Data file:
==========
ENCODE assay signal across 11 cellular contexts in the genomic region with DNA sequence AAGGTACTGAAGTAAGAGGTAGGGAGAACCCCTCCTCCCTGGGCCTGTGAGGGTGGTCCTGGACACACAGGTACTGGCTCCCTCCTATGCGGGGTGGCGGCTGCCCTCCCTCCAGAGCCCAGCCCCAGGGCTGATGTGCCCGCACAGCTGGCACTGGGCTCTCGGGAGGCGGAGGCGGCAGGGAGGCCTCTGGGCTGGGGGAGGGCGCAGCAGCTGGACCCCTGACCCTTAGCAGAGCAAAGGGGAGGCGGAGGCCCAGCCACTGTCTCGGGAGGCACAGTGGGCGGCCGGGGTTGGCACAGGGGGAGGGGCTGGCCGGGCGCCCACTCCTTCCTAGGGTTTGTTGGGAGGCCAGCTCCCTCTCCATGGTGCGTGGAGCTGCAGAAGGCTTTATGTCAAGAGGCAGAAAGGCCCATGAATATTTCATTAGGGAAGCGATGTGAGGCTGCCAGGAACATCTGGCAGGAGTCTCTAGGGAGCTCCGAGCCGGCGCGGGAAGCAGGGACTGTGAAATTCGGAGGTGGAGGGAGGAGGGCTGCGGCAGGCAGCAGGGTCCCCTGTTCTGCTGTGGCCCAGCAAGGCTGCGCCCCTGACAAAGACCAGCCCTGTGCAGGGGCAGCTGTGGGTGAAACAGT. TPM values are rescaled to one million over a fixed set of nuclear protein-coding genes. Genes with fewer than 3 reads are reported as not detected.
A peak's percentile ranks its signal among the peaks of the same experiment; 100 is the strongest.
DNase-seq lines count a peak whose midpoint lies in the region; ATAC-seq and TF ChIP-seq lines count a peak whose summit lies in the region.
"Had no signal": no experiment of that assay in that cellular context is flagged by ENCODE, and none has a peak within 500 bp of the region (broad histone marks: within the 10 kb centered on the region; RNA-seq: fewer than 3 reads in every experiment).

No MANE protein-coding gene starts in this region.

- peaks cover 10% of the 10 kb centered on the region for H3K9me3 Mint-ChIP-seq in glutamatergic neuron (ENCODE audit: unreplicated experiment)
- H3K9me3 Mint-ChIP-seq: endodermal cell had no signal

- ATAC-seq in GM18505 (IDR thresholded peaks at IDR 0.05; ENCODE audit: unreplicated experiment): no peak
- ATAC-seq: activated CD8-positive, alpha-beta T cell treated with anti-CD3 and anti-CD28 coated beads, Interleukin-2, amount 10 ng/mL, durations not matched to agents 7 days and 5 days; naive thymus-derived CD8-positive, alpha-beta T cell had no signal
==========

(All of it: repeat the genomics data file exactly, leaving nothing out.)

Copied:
ENCODE assay signal across 11 cellular contexts in the genomic region with DNA sequence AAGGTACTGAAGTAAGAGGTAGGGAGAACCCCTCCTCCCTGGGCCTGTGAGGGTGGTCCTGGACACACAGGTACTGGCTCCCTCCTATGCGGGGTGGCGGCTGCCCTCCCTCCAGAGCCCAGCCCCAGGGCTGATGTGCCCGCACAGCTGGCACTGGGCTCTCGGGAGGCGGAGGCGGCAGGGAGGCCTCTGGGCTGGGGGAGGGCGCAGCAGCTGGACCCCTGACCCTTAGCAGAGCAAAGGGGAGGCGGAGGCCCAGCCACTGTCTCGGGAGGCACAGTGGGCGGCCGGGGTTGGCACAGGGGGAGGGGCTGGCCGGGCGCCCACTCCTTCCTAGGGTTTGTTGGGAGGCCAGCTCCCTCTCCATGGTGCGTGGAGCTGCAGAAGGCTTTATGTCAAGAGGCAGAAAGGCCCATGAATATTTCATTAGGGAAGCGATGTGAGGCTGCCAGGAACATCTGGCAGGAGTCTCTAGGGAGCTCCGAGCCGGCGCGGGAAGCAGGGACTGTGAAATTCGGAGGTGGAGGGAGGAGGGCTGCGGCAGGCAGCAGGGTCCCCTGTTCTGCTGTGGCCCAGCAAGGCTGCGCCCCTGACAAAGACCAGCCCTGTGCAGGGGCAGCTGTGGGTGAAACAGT. TPM values are rescaled to one million over a fixed set of nuclear protein-coding genes. Genes with fewer than 3 reads are reported as not detected.
A peak's percentile ranks its signal among the peaks of the same experiment; 100 is the strongest.
DNase-seq lines count a peak whose midpoint lies in the region; ATAC-seq and TF ChIP-seq lines count a peak whose summit lies in the region.
"Had no signal": no experiment of that assay in that cellular context is flagged by ENCODE, and none has a peak within 500 bp of the region (broad histone marks: within the 10 kb centered on the region; RNA-seq: fewer than 3 reads in every experiment).

No MANE protein-coding gene starts in this region.

- peaks cover 10% of the 10 kb centered on the region for H3K9me3 Mint-ChIP-seq in glutamatergic neuron (ENCODE audit: unreplicated experiment)
- H3K9me3 Mint-ChIP-seq: endodermal cell had no signal

- ATAC-seq in GM18505 (IDR thresholded peaks at IDR 0.05; ENCODE audit: unreplicated experiment): no peak
- ATAC-seq: activated CD8-positive, alpha-beta T cell treated with anti-CD3 and anti-CD28 coated beads, Interleukin-2, amount 10 ng/mL, durations not matched to agents 7 days and 5 days; naive thymus-derived CD8-positive, alpha-beta T cell had no signal